5S+1 or workplace organization. Still, many companies continue to confuse this powerful tool as just a housekeeping solution. 5S is often the initial tool of focus when companies decide to embrace a Lean Journey. Indeed it an excellent tool to enhance safety through the elimination of trip hazards and adoption of ergonomic principles, it also enhances Team Member Productivity by forcing them to be more organized. But how can 5S be applied to Part Velocity? As you organize a work area, how can you transfer materials into the hands of your operator without interrupting the operator? Also what quantity of material needs to be stored at the operator? We have been told that every time an operator’s attention is interrupted it can take up to 20 minutes for the operator to regain focus of the task at hand. Flow racks, (replenish from the back consume from the front) employed at employee work stations assist our operators to retain focus on their jobs without interruption. The quantity stored at the work station is a direct reflection of your bus route frequency for commodities.


I can guarantee you that as you review your 5S principals from the perspective of increasing part velocity it will present you with many challenges not yet considered. It may even require conducting a complete re-think of your Lean initiatives.


A focus on part velocity within your facility will drive significant change especially if you revolve your activities around the frequency you plan to run your Bus Routes. As you increase the frequency of your Bus Routes will necessitate changes in your Production System.


Typically, most organizations as they remove inventory for work station areas create Supermarkets. Although this enhances team member productivity at the workstations it still needs to be viewed as a temporary or interim solution.


The next significant opportunity to increase part velocity is how to implement Bus Routes between your Suppliers and your Point of Use locations in the plant. This is a major initiative that will require significant paradigm shifts. The first paradigm shift is for you to take control of your freight … most organizations like to force their suppliers to absorb freight costs which is a thinly disguised veil of cost savings. If you take control of your freight it will enable to engineer and design the Bus Route (milk run) including the frequency the routes should run.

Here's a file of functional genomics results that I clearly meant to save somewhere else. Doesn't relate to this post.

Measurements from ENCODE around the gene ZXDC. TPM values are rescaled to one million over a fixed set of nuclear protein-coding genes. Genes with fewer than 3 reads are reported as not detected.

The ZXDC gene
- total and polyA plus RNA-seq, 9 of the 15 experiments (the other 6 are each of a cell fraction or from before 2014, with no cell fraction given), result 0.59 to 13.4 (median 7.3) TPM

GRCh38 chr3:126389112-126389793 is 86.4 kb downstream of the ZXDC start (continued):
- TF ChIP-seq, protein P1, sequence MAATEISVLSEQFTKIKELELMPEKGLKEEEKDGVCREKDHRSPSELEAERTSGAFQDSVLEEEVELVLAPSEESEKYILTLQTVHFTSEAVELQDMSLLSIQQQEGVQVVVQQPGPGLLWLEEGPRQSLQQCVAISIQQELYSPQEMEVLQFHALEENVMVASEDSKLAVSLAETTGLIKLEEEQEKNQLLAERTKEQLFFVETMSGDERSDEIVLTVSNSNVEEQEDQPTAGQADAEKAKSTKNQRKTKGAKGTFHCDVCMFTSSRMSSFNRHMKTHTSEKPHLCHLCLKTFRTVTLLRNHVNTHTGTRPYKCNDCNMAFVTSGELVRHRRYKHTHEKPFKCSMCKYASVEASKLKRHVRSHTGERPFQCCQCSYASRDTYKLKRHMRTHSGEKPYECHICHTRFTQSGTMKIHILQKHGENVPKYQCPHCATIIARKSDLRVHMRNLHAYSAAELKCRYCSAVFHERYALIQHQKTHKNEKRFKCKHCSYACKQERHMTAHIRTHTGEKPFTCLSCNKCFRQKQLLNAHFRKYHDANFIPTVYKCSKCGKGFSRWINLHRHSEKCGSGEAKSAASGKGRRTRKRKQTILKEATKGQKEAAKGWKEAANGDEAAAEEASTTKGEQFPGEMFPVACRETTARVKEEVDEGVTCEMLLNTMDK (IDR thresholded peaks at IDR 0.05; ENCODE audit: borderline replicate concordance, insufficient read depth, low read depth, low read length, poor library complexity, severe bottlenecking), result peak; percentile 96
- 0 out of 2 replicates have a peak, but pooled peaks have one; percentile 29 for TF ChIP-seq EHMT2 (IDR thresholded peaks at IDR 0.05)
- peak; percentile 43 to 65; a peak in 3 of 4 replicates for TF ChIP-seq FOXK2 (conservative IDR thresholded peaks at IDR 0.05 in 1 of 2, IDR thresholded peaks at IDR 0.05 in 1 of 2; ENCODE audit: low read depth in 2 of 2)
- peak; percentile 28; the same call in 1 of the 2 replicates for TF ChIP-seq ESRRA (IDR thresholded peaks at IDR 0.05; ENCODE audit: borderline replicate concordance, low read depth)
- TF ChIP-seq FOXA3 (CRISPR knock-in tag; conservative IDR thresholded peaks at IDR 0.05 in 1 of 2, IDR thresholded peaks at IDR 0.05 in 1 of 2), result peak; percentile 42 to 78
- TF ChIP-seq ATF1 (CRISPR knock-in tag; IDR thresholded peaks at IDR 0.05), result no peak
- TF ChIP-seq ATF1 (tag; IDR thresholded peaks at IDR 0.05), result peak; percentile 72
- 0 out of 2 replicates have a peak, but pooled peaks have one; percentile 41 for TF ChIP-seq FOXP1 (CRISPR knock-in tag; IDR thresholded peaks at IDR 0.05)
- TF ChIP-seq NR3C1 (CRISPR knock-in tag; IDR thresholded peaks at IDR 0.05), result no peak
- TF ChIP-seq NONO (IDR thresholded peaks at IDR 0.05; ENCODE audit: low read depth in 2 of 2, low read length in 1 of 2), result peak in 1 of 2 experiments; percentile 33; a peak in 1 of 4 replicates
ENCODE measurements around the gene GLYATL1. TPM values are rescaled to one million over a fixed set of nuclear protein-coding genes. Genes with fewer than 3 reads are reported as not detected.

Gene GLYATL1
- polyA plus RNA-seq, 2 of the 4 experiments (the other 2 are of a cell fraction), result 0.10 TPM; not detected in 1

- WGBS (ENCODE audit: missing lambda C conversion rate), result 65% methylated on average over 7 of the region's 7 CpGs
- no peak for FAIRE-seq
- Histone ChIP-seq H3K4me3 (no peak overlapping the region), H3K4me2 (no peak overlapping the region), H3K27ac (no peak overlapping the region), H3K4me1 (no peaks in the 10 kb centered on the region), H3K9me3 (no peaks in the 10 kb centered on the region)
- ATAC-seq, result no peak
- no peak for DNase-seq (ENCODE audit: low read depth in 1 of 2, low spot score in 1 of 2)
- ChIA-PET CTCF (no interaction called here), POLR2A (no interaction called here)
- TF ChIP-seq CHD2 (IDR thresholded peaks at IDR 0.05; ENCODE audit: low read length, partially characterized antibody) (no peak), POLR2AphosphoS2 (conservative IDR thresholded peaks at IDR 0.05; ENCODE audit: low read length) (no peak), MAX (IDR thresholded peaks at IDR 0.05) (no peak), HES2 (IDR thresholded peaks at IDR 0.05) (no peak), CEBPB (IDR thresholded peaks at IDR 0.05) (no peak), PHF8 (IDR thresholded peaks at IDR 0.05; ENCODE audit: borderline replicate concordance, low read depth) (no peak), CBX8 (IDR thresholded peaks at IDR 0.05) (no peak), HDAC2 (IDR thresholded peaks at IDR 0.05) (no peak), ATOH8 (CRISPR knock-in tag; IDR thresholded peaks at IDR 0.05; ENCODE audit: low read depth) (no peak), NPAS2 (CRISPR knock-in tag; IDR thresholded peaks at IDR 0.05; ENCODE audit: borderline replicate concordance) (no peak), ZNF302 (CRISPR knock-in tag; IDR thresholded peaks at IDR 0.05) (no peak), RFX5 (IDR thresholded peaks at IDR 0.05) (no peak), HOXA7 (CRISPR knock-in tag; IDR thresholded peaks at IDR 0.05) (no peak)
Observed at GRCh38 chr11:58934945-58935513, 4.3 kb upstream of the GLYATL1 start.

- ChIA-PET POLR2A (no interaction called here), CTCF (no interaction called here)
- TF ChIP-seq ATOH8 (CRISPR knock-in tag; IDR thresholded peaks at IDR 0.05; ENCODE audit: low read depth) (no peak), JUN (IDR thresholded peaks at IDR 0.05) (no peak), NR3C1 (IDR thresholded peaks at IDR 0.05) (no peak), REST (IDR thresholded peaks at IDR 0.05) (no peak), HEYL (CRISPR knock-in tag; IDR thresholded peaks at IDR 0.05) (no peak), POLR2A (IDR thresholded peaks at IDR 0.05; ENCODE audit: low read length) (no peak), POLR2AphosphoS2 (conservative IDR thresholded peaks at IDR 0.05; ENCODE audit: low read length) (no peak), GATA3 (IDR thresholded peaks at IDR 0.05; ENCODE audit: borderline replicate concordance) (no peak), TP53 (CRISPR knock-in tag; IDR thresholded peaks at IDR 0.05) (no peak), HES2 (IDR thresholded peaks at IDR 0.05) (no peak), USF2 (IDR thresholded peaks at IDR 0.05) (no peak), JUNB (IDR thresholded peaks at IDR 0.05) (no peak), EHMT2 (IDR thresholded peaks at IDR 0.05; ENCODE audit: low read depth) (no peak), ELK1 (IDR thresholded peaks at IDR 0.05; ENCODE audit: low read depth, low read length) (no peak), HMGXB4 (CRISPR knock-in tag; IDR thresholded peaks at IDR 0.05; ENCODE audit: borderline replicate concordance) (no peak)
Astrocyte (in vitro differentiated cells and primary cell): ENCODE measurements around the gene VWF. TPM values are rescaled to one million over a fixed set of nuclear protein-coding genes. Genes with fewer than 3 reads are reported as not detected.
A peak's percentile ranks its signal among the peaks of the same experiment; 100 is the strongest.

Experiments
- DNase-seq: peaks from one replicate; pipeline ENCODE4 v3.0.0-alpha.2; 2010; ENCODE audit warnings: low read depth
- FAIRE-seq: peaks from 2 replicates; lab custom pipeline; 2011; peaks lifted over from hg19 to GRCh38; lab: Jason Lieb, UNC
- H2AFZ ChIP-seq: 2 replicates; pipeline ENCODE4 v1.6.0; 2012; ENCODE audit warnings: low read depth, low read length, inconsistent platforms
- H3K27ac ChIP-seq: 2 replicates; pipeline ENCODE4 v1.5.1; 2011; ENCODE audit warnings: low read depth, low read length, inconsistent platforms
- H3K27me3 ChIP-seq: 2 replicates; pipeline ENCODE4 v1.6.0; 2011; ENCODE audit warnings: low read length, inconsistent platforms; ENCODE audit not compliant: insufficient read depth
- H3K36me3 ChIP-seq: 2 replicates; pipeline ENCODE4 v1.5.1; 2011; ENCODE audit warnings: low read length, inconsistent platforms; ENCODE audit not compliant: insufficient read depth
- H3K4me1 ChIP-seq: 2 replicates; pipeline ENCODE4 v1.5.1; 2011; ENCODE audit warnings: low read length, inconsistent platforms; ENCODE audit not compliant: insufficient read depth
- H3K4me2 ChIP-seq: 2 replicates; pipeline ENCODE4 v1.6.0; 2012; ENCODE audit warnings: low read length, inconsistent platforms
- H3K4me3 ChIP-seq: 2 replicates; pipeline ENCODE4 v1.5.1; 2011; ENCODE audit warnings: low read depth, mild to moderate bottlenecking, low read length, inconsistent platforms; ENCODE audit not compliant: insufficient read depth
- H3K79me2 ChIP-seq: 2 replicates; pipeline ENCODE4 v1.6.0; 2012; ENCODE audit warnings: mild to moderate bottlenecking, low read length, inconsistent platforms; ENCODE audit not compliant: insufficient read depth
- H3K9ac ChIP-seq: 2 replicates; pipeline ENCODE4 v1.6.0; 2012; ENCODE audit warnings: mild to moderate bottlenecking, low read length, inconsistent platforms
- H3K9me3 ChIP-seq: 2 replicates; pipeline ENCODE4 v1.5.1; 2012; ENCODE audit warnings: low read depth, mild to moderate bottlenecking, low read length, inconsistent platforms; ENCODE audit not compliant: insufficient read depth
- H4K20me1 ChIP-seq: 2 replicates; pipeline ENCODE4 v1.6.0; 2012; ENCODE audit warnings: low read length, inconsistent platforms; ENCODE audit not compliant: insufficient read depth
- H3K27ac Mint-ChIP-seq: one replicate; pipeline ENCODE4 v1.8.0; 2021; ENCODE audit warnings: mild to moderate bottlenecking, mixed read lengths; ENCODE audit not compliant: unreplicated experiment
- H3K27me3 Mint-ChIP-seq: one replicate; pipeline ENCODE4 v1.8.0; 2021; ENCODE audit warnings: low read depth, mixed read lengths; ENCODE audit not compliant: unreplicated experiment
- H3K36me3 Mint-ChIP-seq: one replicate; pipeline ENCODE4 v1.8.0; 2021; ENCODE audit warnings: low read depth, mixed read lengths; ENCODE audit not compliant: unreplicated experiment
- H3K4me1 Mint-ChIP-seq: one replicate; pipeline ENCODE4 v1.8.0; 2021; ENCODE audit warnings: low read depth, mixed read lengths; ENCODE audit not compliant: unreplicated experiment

Do not get lulled into the benefit of Vendor Managed Inventory. Indeed it removes the cost impact related to the procurement of inventory until the commodity is consumed but still the carrying cost of inventory is now buried into your purchase price … so is it actually cheaper?


As you continue your journey with eyes on the part velocity you will uncover many new opportunities and will make more sense of various tools that are within the Lean Enterprise toolbox. SMED or Set-Up reduction to reduce lot sizes which increases part velocity, Standard Work to ensure that Cycle Times of the task will support part velocity through the Value Stream … a good example is a frequency a buyer places orders for specific commodities or even parts. The ultimate is a trigger from the Point of Use location directly to the supplier by-passing purchasing. For example, as tires and rims are installed on the assembly line the supplier is triggered with a replenishment request.


As an organization as you increase part velocity through your supply chain, your will need to be Better and as you get better this will make you Faster … so if you are now Better & Faster you will be Cheaper enhancing Customer Value and improving your margins while enhancing the ultimate metric … positive Cash Flow … and is that not our ultimate goal?